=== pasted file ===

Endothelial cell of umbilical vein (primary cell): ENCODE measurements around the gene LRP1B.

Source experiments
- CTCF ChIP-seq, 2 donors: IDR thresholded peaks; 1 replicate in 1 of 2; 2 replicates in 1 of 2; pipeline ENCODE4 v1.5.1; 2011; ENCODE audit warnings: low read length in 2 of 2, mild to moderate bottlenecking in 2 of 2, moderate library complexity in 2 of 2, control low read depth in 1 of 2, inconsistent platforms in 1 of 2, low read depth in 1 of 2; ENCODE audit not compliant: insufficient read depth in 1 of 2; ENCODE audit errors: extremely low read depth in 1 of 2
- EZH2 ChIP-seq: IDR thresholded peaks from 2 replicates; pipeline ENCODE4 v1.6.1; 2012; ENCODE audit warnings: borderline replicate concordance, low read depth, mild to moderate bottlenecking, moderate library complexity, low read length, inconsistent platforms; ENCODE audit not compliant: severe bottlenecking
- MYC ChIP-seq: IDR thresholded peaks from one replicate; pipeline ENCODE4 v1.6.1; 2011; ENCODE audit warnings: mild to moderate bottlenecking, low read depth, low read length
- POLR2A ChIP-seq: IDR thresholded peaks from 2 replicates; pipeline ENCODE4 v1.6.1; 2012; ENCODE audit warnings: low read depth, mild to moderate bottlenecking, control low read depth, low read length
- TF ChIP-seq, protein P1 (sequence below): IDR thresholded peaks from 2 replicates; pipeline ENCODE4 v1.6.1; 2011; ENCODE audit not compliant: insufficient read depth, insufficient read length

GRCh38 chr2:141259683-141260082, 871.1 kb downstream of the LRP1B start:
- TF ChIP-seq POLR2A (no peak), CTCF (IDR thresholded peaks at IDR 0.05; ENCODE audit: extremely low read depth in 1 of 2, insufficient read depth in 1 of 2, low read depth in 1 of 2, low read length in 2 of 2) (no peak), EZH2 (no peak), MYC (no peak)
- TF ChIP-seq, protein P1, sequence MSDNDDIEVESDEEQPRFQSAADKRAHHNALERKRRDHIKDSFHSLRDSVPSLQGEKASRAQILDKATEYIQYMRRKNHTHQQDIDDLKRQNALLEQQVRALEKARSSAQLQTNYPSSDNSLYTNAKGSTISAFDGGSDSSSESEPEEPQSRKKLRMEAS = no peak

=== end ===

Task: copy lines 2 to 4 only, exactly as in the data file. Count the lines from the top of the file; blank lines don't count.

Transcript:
Source experiments
- CTCF ChIP-seq, 2 donors: IDR thresholded peaks; 1 replicate in 1 of 2; 2 replicates in 1 of 2; pipeline ENCODE4 v1.5.1; 2011; ENCODE audit warnings: low read length in 2 of 2, mild to moderate bottlenecking in 2 of 2, moderate library complexity in 2 of 2, control low read depth in 1 of 2, inconsistent platforms in 1 of 2, low read depth in 1 of 2; ENCODE audit not compliant: insufficient read depth in 1 of 2; ENCODE audit errors: extremely low read depth in 1 of 2
- EZH2 ChIP-seq: IDR thresholded peaks from 2 replicates; pipeline ENCODE4 v1.6.1; 2012; ENCODE audit warnings: borderline replicate concordance, low read depth, mild to moderate bottlenecking, moderate library complexity, low read length, inconsistent platforms; ENCODE audit not compliant: severe bottlenecking